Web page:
UPDATE 1-Ireland back in recession as bailout exit approaches
* GDP shrank 0.6 percent on quarterly basis in Jan-March
* Revised data shows three quarters of contraction
* Data, debt costs may raise questions over bailout exit
(Adds comment, detail on economy, consumption and exports)
DUBLIN, June 27 (Reuters) - Ireland's economy slipped into recession with 2012 growth revised sharply lower, indicating the bailed-out euro member's recovery from financial crisis will be much slower than previously thought.
Gross domestic product shrank 0.6 percent in the first quarter from the previous three months, data showed on Thursday, while revised figures also showed quarterly shrinkage of 0.2 percent in the fourth quarter of 2012.
The latest figure was far behind analysts' forecast of 0.3 percent growth and combined with the unexpectedly sharp 2012 downturn, means Ireland has had three successive quarters of contraction and is in its first recession since 2009.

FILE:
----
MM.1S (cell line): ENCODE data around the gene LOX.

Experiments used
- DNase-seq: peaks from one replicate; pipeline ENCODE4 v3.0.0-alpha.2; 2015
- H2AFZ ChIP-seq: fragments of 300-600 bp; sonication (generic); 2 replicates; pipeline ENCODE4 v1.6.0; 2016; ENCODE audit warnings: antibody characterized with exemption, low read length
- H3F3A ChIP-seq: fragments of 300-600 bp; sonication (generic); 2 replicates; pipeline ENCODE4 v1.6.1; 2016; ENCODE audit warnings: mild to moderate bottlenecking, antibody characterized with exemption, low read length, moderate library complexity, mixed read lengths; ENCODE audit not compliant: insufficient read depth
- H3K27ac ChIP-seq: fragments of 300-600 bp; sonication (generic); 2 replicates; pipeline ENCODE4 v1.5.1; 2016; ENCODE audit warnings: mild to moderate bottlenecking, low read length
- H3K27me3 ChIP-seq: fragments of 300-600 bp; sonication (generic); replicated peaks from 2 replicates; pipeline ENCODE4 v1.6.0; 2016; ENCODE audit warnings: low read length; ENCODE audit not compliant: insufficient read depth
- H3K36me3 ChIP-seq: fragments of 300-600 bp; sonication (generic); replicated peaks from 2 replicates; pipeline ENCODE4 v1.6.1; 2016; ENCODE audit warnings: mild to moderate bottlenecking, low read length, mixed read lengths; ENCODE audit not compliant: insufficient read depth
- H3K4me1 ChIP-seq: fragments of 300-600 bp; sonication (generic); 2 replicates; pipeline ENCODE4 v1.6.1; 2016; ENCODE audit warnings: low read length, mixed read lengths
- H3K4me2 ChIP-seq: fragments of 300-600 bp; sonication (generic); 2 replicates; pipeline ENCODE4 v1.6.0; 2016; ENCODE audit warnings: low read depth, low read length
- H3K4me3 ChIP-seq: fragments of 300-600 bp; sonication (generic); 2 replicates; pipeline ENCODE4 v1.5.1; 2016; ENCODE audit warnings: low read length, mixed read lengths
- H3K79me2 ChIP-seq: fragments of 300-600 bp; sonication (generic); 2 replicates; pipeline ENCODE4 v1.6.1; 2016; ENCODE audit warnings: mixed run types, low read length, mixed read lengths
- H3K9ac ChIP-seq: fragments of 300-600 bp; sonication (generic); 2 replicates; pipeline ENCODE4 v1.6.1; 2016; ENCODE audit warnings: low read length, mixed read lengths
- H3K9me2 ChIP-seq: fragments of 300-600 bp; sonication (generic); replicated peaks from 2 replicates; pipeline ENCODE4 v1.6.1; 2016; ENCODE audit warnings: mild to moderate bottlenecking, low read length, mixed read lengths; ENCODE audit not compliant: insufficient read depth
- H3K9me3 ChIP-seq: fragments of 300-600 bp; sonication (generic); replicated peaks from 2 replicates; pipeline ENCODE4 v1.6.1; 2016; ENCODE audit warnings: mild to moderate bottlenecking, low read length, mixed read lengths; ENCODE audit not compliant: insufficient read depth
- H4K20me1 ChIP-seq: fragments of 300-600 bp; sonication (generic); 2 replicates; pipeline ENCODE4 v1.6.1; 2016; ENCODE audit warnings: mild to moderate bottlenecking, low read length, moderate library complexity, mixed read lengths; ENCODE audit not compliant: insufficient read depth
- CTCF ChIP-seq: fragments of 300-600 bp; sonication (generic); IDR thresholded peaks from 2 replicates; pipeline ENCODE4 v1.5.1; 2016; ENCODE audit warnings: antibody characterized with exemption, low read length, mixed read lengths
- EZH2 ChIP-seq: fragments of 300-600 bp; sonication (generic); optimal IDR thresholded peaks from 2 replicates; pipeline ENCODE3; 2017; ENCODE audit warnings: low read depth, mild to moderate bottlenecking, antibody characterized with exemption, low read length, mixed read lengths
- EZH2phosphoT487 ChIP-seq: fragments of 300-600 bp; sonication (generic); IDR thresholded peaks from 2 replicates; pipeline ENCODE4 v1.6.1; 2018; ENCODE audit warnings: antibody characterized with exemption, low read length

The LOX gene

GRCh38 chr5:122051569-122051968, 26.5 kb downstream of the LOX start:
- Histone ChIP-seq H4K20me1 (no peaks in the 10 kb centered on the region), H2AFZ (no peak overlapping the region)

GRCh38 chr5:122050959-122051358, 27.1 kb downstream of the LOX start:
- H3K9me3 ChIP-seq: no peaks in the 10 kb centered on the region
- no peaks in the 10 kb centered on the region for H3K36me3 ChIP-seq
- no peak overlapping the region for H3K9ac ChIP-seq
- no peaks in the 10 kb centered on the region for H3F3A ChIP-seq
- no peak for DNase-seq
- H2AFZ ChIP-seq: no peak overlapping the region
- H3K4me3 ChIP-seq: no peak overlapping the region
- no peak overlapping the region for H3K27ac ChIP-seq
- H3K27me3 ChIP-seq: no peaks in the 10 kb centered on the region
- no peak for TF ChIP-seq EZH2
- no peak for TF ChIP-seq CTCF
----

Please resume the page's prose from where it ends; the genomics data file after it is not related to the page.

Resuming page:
"It clearly shows that we're not immune to what's going on globally. Given these numbers you'd be hard pushed to have growth for the year as a whole," said Alan McQuaid, economist at Merrion Stockbrokers.
Ireland has been one of the few euro zone countries to have eked out mild growth as the currency bloc's debt crisis has unfolded, despite harsh spending cuts and tax hikes imposed to help bring down one of Europe's highest budget deficits.
The second euro member to be rescued in November 2010, it is due to complete its bailout later this year and has already made a limited return to bond markets, although yields on its bonds have started to rise again.
Analysts say it has enough cash to cover most of its funding needs through next year, however, and should exit the aid deal on schedule, providing the European Union with a success story for austerity.
Overall, the economy grew by just 0.2 percent last year, rather than the 0.9 percent initially thought, and an export-led recovery stalled in the second half of 2012 due to the slowdown in the rest of the euro zone.
The Irish government is targeting growth to bounce back this year to about 1.5 percent and return towards the level seen in 2011 when the economy expanded by 2.2 percent, a figure that was revised up on Thursday.
But that now looks unrealistic after personal consumption fell 3.0 percent in the first quarter, its sharpest drop in four years. Exports of goods and services had an even steeper decline of 3.2 percent, the sharpest since Ireland's economic crisis took hold. ($1 = 0.7691 euros)
(Additional reporting by Padraic Halpin and Sam Cage.)